The Vision Zero Network says we accept tens of thousands of needless deaths in car crashes each year the same way Trumpists are accepting needless deaths from coronavirus. Vision Zero Network says that instead of downplaying deaths by car as inevitable, we could revolutionize our approach to focus on better design of cars, roads, and laws based on an ethical stance that highway deaths are unacceptable. Sweden is using the Vision Zero approach, and they’ve reduced their traffic death rate by more than half since 1997 (down from seven per 100,000 people to less than three per 100L; the U.S. rate is 11.6 per 100K).
As part of its campaign for highway safety, the Vision Zero Network has advocated replacing the word accident with crash in discussing “traffic violence”:
When her father was killed, even Emily Stein called it an accident. Five years ago, when she was six months pregnant, her father was struck and killed by a motorist who was driving distracted while programming a GPS. Though the cause of her father’s death was so tragically clear, even Stein defaulted to a word that implied the conscious act was somehow inevitable.
“The word accident was used after my dad was killed — by me, by the state police, and by the District Attorney who was representing my family,” she recalls. “Once, the DA did say ‘Well, it’s not really an accident, but you know what I mean.’ I thought about it for a second, but it didn’t register as something that we should change in our language.”
It wasn’t until she met Jeff Larason, a fellow Bostonian and the founder of the “Drop the A Word” campaign, that her thinking started to change.
“Words have meaning, and in the case of a crash that was 100% preventable, as my dad’s death was, accident is simply the wrong word,” she says. “It’s also hurtful to victims and their families. It both gives the impression of an ‘oops,’ and that ‘it can happen to anyone’ — and with that attitude, we tend to not take responsibility for the choices we make while driving. Now, I tend to correct people when they use the word, especially when it’s used to clearly describe a preventable, predictable crash” [“#CrashNotAccident: Words Matter in Saving Lives,” Vision Zero Network, 2016.02.11].
This traffic safety organization thus criticizes deadly Attorney General Jason Ravnsborg‘s (and his partisan, victim-blaming apologists’) use of the term “accident” as a perpetuation of our faulty acceptance of preventable traffic deaths… as well as an effort to bias the investigation and potential jury pool:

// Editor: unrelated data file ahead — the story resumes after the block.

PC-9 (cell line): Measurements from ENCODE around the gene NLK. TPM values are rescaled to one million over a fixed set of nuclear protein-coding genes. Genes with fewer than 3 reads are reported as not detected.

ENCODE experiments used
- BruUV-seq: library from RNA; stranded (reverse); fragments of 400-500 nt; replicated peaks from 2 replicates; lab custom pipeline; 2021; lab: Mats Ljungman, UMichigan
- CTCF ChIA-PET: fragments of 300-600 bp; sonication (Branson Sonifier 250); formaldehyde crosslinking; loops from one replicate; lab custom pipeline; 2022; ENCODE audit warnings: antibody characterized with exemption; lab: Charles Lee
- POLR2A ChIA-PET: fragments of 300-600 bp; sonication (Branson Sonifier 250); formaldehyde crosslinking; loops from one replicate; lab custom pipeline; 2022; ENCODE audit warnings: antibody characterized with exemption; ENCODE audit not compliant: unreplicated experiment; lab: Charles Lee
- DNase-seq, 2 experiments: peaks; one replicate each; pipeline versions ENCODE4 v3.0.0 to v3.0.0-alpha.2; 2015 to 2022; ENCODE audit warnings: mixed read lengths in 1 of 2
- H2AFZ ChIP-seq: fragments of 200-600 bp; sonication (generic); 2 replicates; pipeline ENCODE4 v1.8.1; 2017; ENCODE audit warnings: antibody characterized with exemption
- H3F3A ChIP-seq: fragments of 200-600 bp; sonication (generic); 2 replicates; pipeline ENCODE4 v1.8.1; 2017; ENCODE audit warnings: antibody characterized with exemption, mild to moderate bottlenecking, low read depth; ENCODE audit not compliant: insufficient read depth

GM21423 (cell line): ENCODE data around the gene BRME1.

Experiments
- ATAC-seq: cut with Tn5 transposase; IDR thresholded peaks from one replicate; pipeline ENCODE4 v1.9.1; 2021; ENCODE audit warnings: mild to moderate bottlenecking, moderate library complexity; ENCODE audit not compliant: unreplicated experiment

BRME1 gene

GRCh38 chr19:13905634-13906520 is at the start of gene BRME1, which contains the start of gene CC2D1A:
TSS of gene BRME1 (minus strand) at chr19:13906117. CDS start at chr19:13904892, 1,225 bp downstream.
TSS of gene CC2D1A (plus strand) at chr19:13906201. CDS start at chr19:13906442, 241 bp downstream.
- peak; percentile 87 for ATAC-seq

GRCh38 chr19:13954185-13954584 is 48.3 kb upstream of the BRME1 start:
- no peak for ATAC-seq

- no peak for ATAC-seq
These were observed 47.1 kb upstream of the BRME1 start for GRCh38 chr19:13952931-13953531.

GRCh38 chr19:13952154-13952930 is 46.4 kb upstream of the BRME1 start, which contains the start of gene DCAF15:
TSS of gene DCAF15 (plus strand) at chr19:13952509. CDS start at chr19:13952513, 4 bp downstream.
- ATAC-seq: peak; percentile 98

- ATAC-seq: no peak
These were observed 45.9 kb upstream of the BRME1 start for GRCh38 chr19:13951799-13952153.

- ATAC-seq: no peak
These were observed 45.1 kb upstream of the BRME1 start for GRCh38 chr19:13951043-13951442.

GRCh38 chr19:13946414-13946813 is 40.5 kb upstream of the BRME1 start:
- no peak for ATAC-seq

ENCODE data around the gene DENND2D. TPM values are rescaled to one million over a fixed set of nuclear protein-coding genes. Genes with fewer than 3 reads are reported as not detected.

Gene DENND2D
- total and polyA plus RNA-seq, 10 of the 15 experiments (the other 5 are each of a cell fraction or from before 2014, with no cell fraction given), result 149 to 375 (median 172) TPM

Reaction from street safety advocates was swift, with some condemning Ravnsborg for his callous depiction of the crash, which he called an “accident” in his official statement.
“Attorney General Ravnsborg’s use of the word ‘accident” in the case of this fatal crash he was involved in is inappropriate in several ways,” said Leah Shahum, director of the National Vision Zero Network. “First, given his position as the state’s highest-ranking legal officer, he should not be biasing the investigation or future legal findings. Second, it’s hurtful to the victim’s loved ones to be dismissing this as an ‘oops’ situation. And, finally, [it] feeds into the pervasive cultural myth that misrepresents the actual agency we have in preventing serious crashes —because we can, indeed, influence many factors, such as safe street lighting, speed limits, road design, ensuring sidewalks, and more.
“The Attorney General should understand that words matter,” she added [Kea Wilson, “Why the S.D. Attorney General Will Probably Get Away with Killing a Pedestrian,” Streets Blog USA, 2020.09.15].
Jason Ravnsborg isn’t just excusing his own deadly action. He’s part of a system that takes life too lightly and accepts preventable death too easily. We can do better, in word and in action.